Grand Rapids Public Library, 21 5th Street North East, Grand Rapids, Minnesota

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Grand Rapids Public Library

Grand Rapids Public Library ca.1938
Grand Rapids Public Library ca.1940 after WPA alterations
Address: 21 5th Street NE
City/locality-
State/province
Grand Rapids, Minnesota
County-
State/province:
Itasca County, Minnesota
State/province: Minnesota
Country: United States
Year built: 1905-1906
Primary Style: Classical Revival
Additions: 1938: Remodeled by Works Progress Administration.

1971: Remodeled by architectural firm Williams and O’Brian.

Major Alterations: Alterations more apparent than original
Historic Function: Library
Current Function: Office
Material of Exterior Wall Covering: Brick
First Owner: City of Grand Rapids
Notes: Carnegie Grant: $10,000

Grand Rapids Itasca

Grand Rapids Public Library, 21 5th Street North East, Grand Rapids, Minnesota
(47.2370082° N, 93.5270922° WLatitude: 47°14′13.23″N
Longitude: 93°31′37.532″W
)


The Grand Rapids Public Library is one of 65 public libraries built in Minnesota with funds from Andrew Carnegie and the Carnegie Corporation. Between 1899 and 1917, Carnegie, a wealthy industrialist and philanthropist contributed close to 1 million dollars towards library construction in Minnesota. This makes Minnesota the eighth largest recipient of Carnegie Library grants in the United States.

Contents

History

On January 19, 1905 the city of Grand Rapids secured $10,000 from Carnegie to build the Grand Rapids Public Library. Once the plans were prepared, bids were called in May 1905. Over the course of the year the building was constructed and in February 1906 the Grand Rapids Public Library opened to the public. The first librarian to serve in the Carnegie building was Mrs L.W. Huntley.

While the Carnegie grant was used to construct the building, the Grand Rapids community had to provide a suitable site and were expected to tax themselves at the annual rate of 10% of the grant amount. This requirement imposed by Carnegie ensured a long-term commitment for the purchase of books, staff costs and maintenance of the library building. The Grand Rapids library board purchased six lots on 5th Street East from local resident E.J Farrell.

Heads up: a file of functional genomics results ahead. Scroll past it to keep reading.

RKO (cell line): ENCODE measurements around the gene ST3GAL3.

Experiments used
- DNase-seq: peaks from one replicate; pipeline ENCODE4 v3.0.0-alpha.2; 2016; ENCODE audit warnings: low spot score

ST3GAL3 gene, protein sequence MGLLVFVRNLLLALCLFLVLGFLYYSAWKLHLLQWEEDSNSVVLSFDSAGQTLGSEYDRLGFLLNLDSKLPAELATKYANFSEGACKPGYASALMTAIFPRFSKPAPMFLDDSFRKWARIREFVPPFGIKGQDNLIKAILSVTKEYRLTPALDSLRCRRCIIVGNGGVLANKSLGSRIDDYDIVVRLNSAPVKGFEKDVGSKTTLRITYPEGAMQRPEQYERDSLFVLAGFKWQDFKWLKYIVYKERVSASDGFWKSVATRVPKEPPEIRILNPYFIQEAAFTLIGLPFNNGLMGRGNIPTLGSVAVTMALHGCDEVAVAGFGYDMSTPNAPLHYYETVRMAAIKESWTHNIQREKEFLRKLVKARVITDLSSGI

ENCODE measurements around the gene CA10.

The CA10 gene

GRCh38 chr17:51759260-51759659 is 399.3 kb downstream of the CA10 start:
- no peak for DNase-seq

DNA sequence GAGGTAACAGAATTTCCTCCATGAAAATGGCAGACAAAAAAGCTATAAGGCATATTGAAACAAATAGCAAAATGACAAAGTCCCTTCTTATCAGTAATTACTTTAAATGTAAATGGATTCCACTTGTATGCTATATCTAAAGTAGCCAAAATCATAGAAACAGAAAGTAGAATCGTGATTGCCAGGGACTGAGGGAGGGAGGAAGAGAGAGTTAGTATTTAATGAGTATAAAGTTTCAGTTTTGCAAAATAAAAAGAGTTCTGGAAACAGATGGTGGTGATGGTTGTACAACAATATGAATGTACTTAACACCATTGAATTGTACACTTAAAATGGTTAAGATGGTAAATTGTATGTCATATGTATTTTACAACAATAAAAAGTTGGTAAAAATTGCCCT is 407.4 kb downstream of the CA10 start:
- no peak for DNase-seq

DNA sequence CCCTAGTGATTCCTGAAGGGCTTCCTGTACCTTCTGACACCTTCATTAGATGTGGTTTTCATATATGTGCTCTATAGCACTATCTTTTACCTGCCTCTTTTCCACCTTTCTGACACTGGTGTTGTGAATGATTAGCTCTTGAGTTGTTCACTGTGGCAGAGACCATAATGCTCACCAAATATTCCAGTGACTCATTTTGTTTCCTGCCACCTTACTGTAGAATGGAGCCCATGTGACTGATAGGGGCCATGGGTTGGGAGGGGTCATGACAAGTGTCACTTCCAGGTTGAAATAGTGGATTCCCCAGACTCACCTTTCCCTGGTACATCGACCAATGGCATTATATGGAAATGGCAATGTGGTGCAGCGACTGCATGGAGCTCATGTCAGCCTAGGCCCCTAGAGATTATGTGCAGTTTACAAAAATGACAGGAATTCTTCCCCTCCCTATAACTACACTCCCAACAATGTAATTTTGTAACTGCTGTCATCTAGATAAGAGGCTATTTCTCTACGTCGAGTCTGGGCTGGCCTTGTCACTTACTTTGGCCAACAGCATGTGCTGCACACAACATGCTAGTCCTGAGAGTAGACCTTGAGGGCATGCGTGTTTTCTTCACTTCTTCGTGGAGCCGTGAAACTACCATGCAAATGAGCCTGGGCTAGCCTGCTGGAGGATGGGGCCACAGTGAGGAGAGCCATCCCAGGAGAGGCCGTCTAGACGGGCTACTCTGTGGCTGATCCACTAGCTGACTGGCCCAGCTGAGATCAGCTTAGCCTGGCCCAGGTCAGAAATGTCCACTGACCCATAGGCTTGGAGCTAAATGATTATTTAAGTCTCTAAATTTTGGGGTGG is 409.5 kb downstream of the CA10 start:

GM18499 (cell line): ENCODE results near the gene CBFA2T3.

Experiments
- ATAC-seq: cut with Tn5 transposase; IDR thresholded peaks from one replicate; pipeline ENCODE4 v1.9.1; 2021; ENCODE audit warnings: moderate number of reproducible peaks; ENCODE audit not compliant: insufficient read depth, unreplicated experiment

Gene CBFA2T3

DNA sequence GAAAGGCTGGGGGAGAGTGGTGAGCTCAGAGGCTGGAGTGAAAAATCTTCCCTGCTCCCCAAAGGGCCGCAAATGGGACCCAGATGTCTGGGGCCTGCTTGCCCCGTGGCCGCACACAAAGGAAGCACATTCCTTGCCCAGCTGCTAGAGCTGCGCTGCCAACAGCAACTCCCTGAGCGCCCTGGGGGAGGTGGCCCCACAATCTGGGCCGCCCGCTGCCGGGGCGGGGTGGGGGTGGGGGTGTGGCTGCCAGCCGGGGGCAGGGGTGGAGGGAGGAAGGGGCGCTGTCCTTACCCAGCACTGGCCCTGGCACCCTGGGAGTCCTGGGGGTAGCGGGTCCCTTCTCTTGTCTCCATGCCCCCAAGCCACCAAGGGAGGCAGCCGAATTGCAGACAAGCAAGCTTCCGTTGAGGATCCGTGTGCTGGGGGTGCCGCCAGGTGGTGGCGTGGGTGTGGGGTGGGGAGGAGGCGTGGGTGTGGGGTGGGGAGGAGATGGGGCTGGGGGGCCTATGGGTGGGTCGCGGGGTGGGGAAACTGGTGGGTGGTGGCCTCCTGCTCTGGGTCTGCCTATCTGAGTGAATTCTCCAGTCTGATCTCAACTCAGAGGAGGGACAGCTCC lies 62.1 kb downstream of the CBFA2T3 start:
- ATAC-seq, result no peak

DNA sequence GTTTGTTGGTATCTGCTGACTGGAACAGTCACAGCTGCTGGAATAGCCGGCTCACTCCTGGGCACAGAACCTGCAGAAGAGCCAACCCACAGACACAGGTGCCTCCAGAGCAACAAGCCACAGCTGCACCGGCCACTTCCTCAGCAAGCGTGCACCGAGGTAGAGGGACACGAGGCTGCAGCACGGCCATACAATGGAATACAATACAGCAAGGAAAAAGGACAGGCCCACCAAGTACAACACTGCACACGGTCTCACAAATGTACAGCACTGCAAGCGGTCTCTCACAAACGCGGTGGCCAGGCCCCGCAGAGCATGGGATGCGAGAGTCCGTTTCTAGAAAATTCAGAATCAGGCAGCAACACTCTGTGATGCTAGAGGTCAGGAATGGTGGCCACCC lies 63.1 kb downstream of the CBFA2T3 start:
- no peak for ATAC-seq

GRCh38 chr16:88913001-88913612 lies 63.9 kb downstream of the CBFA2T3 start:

The Grand Rapids Public Library has undergone many alterations over the years and was re-modeled extensively in the 1930s and 1970s. The Carnegie building served as the public library until a new library facility was completed on a different site in 2002. The former Grand Rapids Public Library building now functions as the Carnegie Business Center and is occupied by SEH Engineering. However it is unrecognisable when compared to the original Carnegie library constructed 1905-1906. [1]

Building Description

The Grand Rapids Public Library was originally constructed as a one storey Classical Revival style building with a raised stone basement. The building was faced with brick and trimmed with stone. The structure was covered with a low-pitched hipped roof and large ball finials adorned the corners of the roofline. The main facade consisted of a central entrance flanked by three bays on either side. The portico had a full pediment supported by four free-standing Doric columns which led to a semi-circular arched doorway. This symmetrical temple-like facade was a common characteristic found in Carnegie Library architecture.

In 1938 two large reading rooms were added under the Works Progress Administration (W.P.A) and a new street level entrance-way was constructed. During this period the classical elements were stripped from the exterior to create a more austere Art Deco styled façade although decorative bas relief carvings were added under the windows on the front of the library. Further changes occurred to the building after a bond issue for $140,000 was accepted by Grand Rapids voters in 1968. This expansion was designed by architects Williams and O'Brian and was completed in 1971. By this point the new library design almost totally enclosed the original Carnegie building making it hard to identify any similarities with the former 1905-1906 structure.[1]

Memories and stories

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Related Links

Itasca County Historical Society website

Itasca County Historical Society – Facebook Page

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